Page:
Same-height elements yes, a way to tie element heights (whether they’re siblings or not) together would be welcome, although I can see how specifying it in an implementable would be tricky; no, display: table-cell  is not the answer.  Soon I will rant about this.  Soon.

Comments (14)

  1. Something I have always wanted is an expand property for floated boxes – so that if a neighouring float should drop, leaving the box with the property set as the rightmost (or leftmost), it will expand to take up the remaining room. That would make some fluid layouts work much better on small displays. (In my view, it’s not the end of the world if a float drops, it’s what they are meant to do. I’d rather have some content vertically out-of-place than squished to uselessness.

  2. That line you quote about float containment in the original document had such a “let them eat cake” feel to it, it made me question the cluefulness of the entire group. What do they think they are there for, if not to turn a nasty hack that is used all the time into a specified feature?

  3. The positioning by centre thing could be made much easier with the calc function. At least then you wouldn’t have to use negative margins.

    Really enjoying these articles by the way. Hopefully more articles like this will get CSS moving quicker.

    Some engines are messing around with complex (and IMO unnecessary) ideas like animation in CSS, I’d be more interested in them experimenting with solutions to common problems like the ones discussed here.


  4. I feel your pain. ” “There are already ways to do that so we don”t need a property” is rather like saying “we can already do layout with tables so why do we need CSS layout?”.”

    Indeed. Self-link from Feb 2006: Epicycles: are complex css layouts the new nested tables?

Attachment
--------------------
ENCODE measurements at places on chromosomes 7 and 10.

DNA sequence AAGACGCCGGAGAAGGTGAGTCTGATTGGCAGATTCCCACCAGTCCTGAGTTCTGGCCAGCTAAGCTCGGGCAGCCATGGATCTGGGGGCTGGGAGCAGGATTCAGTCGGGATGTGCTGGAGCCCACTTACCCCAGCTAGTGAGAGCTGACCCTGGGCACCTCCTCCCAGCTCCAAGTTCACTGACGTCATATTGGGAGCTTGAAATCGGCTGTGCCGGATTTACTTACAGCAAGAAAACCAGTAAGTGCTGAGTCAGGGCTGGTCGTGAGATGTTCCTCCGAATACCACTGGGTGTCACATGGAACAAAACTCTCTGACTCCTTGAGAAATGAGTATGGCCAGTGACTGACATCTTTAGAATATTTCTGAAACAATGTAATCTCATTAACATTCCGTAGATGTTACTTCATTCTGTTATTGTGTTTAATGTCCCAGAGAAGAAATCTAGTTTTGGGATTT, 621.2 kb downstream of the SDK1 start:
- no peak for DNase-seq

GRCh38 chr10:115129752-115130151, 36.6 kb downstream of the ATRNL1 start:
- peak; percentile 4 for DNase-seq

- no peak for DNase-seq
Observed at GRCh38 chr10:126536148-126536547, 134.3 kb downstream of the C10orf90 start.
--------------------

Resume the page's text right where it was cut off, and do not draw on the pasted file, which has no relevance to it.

5. That sounds interesting, Richard—do you have a more detailed writeup or description I could check out?

    I know just how you feel, Tao, though I admit I understand the place from whence that attitude comes—the WG gets a ton of requests to add every idea anyone’s ever had for improving CSS, so they build up some automatic defenses. “There’s already a way to do that” is one of them. I get that, but it’s not an acceptable objection and so I thought I’d better address it head-on.

    Jake, are you sure calc() will work in this case? I ask because it seems like percentages on offsets would be calculated with respect to the containing block, not the positioned element. Of course I may have missed something.

    Bruce, if you think this post echoes you of three years ago, just wait until you read my next post (which is almost done).

  6. With the release of IE8, the box-sizing feature is now implemented in all four major browsers; Safari (requires vendor prefix), Opera (no prefix needed), Firefox (requires vendor prefix) & IE8 (no prefix needed).

    IMO if MS could have chosen one CSS3 proprerty to implement this was it. Implementing this property in Javscript (which you link to) however, is completely inpractical.

  7. Not sure if all cases are covered, but I think the basic “positioning by center” is already more or less solved. At least a quick test [http://www.gunlaug.no/tos/moa_42.html] works ok in all the latest browsers. IE7 and older fail, but IE8rc1 get it right.

  8. I disagree with your statement “[overflow] wasn”t intended to provide the wrapping effect in the first place.”

    It is a sensible reaction to an element that has no height defined, but has overflow hidden, to set the height equal to the content height. Generally this is my method of choice, but it does have a couple drawbacks.